Increased Warehouse Safety
Warehouse robotics helps improve facility safety for workers. They take over dangerous jobs that put workers at risk. Now that robots can work effectively side-by-side with humans, robots can take take over more dangerous tasks, such as getting inventory from heights or carrying heavy loads.
In addition to warehouse safety, workers (and companies) can expect an increase in morale as the mundane and dangerous jobs are taken off of human workers’ plates. Many workers have a reduction in anxiety and stress when robots take over a routine or risky part of their job.
Higher Customer Satisfaction
The increase in delivery speed and decrease in human errors will inevitably increase customer satisfaction. Customer service is critical for maintaining and growing any business. The faster your company can execute operations perfectly, the more customers who will come back. You’ll be able to elevate your warehouse ops with a competitive edge.
In addition to better order fulfillment, robotics can afford your workers more time to concentrate on the customer experience. Instead of manual packing slips, robots automate packaging, communication, and follow-up to improve your customer’s experience with your company.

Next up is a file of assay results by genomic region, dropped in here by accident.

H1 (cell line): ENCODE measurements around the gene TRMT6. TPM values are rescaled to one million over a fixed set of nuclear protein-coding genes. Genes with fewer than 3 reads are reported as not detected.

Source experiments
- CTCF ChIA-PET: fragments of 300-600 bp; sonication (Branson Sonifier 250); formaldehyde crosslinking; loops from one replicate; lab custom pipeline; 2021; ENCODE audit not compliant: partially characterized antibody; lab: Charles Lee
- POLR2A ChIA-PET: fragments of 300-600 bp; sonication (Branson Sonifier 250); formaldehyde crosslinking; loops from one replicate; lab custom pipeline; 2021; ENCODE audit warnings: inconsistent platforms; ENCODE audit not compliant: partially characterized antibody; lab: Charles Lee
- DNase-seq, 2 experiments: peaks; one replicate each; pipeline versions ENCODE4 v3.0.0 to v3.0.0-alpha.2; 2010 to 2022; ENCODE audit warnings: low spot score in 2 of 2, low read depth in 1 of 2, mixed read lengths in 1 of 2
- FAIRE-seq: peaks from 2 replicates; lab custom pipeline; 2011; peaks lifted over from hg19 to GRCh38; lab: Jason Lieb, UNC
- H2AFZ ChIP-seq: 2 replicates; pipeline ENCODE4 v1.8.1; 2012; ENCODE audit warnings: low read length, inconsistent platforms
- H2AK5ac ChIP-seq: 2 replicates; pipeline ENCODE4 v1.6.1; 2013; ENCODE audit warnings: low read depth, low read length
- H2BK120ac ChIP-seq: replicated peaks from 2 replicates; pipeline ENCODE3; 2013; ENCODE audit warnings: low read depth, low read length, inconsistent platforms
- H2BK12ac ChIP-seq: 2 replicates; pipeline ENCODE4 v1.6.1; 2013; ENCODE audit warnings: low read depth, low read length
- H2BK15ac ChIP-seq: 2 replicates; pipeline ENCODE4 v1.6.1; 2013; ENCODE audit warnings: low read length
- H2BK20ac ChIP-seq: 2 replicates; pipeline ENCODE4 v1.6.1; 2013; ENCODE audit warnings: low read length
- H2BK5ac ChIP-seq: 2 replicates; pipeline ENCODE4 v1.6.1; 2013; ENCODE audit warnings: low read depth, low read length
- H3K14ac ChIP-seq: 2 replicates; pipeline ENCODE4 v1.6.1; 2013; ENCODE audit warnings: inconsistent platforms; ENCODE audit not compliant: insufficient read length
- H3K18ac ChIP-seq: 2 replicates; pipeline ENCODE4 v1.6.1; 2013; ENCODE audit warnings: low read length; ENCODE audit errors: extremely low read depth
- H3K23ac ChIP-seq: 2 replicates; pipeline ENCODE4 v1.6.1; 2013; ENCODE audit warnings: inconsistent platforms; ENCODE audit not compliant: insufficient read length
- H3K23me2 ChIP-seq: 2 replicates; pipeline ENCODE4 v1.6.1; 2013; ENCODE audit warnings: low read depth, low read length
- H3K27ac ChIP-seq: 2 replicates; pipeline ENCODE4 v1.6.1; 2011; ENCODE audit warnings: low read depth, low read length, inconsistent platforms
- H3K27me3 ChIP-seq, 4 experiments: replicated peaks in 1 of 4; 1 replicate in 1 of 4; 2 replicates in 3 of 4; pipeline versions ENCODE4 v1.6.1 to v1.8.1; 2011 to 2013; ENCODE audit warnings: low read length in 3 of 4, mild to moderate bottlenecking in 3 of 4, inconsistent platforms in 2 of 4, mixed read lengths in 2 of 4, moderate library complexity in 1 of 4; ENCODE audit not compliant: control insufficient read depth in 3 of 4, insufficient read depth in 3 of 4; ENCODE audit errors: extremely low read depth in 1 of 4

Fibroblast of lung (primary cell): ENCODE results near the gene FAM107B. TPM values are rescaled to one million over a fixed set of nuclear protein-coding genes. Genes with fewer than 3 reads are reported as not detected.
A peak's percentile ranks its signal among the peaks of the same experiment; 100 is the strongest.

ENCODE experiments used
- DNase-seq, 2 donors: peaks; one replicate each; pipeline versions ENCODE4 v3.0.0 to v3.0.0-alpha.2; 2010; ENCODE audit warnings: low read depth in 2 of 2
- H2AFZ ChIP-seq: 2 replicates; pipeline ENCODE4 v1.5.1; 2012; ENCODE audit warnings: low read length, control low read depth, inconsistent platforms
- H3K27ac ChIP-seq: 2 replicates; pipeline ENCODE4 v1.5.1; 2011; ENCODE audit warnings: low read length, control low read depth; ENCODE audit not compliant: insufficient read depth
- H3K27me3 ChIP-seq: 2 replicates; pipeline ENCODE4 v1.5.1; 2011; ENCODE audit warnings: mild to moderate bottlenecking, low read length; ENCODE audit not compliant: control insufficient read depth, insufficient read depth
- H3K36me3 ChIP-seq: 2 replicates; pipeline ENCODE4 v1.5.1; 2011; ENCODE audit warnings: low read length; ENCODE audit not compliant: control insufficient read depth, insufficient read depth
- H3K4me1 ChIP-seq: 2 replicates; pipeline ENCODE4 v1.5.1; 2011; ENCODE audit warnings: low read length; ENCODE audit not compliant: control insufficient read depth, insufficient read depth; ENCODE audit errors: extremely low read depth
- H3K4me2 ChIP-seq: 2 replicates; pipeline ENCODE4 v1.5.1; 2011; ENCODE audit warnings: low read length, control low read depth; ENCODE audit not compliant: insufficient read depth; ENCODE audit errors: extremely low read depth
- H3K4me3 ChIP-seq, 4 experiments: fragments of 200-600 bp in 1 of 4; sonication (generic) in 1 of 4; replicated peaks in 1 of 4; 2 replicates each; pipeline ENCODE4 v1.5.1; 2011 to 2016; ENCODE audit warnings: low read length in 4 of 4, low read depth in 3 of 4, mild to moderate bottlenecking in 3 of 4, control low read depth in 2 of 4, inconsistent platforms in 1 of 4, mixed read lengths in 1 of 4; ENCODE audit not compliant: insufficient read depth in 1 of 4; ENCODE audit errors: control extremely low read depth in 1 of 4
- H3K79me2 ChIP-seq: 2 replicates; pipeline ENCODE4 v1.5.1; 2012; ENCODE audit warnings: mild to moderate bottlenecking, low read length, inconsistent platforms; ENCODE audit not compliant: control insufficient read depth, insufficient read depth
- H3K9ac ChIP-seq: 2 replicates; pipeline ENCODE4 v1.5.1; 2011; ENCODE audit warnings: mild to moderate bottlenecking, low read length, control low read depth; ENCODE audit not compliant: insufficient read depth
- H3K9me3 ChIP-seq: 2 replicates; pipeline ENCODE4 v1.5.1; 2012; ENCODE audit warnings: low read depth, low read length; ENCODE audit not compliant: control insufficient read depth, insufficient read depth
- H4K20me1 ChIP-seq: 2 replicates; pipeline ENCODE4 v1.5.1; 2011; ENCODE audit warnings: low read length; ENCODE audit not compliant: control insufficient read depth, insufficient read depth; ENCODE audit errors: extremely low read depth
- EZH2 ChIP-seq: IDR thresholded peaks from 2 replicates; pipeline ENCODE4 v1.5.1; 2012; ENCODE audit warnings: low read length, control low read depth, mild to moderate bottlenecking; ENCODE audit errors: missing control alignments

Innovative Brand Image
Besides increased customer satisfaction, robotics can boost your brand image. You can present your company as faster and better than ever. By advertising robotics technology, you signal to potential customers that you are a cutting edge and innovative brand capable of taking on the challenges of the future
Should You Bring Robots into Your Warehouses?
The increase of technology and competition in warehouses means that you need to seriously consider utilizing autonomous robots in your facility. With their ability to improve operations, increase material handling productivity, accuracy, and customer satisfaction:every warehouse can benefit from robots.
Technology continues to improve and robotics can be specialized for different operations, so it would be smart to assess your needs. Consider asking yourself the following:
- Where are your current warehouse operations bottlenecks?
- Do your workers spend a lot of their time retrieving goods in your large warehouse?